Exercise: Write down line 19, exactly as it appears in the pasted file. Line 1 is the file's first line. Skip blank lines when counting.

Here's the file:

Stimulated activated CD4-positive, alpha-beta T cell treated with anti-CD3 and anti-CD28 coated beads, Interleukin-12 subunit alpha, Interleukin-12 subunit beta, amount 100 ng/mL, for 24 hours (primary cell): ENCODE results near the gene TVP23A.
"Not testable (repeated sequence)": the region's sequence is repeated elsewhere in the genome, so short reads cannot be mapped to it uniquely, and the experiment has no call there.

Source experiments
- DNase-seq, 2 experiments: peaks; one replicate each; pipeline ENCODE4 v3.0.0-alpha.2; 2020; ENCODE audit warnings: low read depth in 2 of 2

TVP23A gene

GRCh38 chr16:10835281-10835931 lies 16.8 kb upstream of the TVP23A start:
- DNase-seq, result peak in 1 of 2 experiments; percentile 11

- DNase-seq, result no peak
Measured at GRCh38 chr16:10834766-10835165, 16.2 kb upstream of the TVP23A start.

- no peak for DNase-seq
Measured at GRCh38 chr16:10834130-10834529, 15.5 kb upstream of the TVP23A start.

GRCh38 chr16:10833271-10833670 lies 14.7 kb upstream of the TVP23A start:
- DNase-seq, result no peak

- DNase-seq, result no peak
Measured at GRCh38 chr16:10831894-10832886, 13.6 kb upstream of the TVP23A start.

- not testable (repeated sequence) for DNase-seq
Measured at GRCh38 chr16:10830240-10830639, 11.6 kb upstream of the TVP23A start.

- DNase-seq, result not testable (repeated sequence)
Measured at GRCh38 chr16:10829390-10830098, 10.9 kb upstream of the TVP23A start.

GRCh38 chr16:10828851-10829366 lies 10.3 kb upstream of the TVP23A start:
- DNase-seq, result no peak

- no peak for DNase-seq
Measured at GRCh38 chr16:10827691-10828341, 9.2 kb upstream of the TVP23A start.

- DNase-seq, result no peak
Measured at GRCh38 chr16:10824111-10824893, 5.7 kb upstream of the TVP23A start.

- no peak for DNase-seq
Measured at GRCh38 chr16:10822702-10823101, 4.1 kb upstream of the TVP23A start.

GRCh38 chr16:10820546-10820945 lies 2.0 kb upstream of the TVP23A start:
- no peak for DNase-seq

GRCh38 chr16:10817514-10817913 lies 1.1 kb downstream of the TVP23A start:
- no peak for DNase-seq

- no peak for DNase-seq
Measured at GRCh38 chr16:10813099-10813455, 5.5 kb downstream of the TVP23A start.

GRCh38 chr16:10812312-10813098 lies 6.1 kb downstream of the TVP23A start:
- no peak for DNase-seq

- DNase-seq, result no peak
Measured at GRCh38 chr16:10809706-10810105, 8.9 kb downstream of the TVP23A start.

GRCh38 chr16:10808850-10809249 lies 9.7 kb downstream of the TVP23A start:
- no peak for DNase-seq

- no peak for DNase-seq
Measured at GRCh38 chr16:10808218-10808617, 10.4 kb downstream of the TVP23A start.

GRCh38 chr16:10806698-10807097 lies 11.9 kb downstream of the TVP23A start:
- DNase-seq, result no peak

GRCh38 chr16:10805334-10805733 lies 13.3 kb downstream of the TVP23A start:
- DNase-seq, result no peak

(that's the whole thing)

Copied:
Measured at GRCh38 chr16:10829390-10830098, 10.9 kb upstream of the TVP23A start.